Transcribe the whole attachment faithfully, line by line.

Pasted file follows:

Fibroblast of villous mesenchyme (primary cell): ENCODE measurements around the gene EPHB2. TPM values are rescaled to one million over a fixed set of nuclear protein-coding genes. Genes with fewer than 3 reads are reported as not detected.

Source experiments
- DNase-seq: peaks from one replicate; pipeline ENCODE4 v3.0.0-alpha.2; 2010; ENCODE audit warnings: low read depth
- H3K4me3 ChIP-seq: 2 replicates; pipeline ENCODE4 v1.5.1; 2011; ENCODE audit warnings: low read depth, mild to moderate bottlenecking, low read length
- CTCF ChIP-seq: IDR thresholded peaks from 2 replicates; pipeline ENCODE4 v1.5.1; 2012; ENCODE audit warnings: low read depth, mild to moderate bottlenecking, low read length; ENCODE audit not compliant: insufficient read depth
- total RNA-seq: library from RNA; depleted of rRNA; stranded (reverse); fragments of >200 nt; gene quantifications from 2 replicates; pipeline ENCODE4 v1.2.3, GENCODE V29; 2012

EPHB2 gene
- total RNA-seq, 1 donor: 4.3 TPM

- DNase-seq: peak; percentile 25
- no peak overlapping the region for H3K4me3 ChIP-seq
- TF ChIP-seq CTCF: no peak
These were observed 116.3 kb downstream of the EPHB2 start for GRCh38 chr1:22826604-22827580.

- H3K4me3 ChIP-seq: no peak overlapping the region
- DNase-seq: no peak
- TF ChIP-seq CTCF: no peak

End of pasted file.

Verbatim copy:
Fibroblast of villous mesenchyme (primary cell): ENCODE measurements around the gene EPHB2. TPM values are rescaled to one million over a fixed set of nuclear protein-coding genes. Genes with fewer than 3 reads are reported as not detected.

Source experiments
- DNase-seq: peaks from one replicate; pipeline ENCODE4 v3.0.0-alpha.2; 2010; ENCODE audit warnings: low read depth
- H3K4me3 ChIP-seq: 2 replicates; pipeline ENCODE4 v1.5.1; 2011; ENCODE audit warnings: low read depth, mild to moderate bottlenecking, low read length
- CTCF ChIP-seq: IDR thresholded peaks from 2 replicates; pipeline ENCODE4 v1.5.1; 2012; ENCODE audit warnings: low read depth, mild to moderate bottlenecking, low read length; ENCODE audit not compliant: insufficient read depth
- total RNA-seq: library from RNA; depleted of rRNA; stranded (reverse); fragments of >200 nt; gene quantifications from 2 replicates; pipeline ENCODE4 v1.2.3, GENCODE V29; 2012

EPHB2 gene
- total RNA-seq, 1 donor: 4.3 TPM

- DNase-seq: peak; percentile 25
- no peak overlapping the region for H3K4me3 ChIP-seq
- TF ChIP-seq CTCF: no peak
These were observed 116.3 kb downstream of the EPHB2 start for GRCh38 chr1:22826604-22827580.

- H3K4me3 ChIP-seq: no peak overlapping the region
- DNase-seq: no peak
- TF ChIP-seq CTCF: no peak